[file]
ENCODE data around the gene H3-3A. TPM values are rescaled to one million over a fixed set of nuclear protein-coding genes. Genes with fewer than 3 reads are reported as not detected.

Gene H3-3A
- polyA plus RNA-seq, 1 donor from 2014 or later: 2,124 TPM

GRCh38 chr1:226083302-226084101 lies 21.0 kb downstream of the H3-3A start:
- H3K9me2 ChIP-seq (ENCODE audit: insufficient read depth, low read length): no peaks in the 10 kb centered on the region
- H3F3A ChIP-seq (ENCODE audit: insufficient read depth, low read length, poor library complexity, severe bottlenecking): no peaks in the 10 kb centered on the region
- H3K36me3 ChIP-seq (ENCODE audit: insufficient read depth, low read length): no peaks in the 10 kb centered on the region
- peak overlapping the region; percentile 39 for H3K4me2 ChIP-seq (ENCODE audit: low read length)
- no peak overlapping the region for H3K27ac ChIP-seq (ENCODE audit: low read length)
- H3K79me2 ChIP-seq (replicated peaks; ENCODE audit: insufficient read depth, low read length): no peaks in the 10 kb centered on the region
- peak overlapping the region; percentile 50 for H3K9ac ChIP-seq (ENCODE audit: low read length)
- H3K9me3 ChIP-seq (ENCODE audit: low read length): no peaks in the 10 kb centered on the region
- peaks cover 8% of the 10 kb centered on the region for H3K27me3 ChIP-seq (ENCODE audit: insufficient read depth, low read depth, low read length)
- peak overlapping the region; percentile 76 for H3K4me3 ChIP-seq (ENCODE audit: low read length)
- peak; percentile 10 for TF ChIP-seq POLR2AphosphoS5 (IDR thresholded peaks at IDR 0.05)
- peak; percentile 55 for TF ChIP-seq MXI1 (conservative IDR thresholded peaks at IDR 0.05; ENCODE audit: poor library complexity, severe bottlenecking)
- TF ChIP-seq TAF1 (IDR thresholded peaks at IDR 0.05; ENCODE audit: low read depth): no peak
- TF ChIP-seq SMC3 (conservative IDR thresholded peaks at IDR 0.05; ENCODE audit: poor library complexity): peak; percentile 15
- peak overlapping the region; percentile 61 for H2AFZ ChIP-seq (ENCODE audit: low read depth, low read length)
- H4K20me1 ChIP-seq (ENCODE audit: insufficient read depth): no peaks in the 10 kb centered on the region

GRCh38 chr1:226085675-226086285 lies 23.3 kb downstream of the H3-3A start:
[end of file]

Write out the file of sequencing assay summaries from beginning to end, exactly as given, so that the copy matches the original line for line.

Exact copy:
ENCODE data around the gene H3-3A. TPM values are rescaled to one million over a fixed set of nuclear protein-coding genes. Genes with fewer than 3 reads are reported as not detected.

Gene H3-3A
- polyA plus RNA-seq, 1 donor from 2014 or later: 2,124 TPM

GRCh38 chr1:226083302-226084101 lies 21.0 kb downstream of the H3-3A start:
- H3K9me2 ChIP-seq (ENCODE audit: insufficient read depth, low read length): no peaks in the 10 kb centered on the region
- H3F3A ChIP-seq (ENCODE audit: insufficient read depth, low read length, poor library complexity, severe bottlenecking): no peaks in the 10 kb centered on the region
- H3K36me3 ChIP-seq (ENCODE audit: insufficient read depth, low read length): no peaks in the 10 kb centered on the region
- peak overlapping the region; percentile 39 for H3K4me2 ChIP-seq (ENCODE audit: low read length)
- no peak overlapping the region for H3K27ac ChIP-seq (ENCODE audit: low read length)
- H3K79me2 ChIP-seq (replicated peaks; ENCODE audit: insufficient read depth, low read length): no peaks in the 10 kb centered on the region
- peak overlapping the region; percentile 50 for H3K9ac ChIP-seq (ENCODE audit: low read length)
- H3K9me3 ChIP-seq (ENCODE audit: low read length): no peaks in the 10 kb centered on the region
- peaks cover 8% of the 10 kb centered on the region for H3K27me3 ChIP-seq (ENCODE audit: insufficient read depth, low read depth, low read length)
- peak overlapping the region; percentile 76 for H3K4me3 ChIP-seq (ENCODE audit: low read length)
- peak; percentile 10 for TF ChIP-seq POLR2AphosphoS5 (IDR thresholded peaks at IDR 0.05)
- peak; percentile 55 for TF ChIP-seq MXI1 (conservative IDR thresholded peaks at IDR 0.05; ENCODE audit: poor library complexity, severe bottlenecking)
- TF ChIP-seq TAF1 (IDR thresholded peaks at IDR 0.05; ENCODE audit: low read depth): no peak
- TF ChIP-seq SMC3 (conservative IDR thresholded peaks at IDR 0.05; ENCODE audit: poor library complexity): peak; percentile 15
- peak overlapping the region; percentile 61 for H2AFZ ChIP-seq (ENCODE audit: low read depth, low read length)
- H4K20me1 ChIP-seq (ENCODE audit: insufficient read depth): no peaks in the 10 kb centered on the region

GRCh38 chr1:226085675-226086285 lies 23.3 kb downstream of the H3-3A start: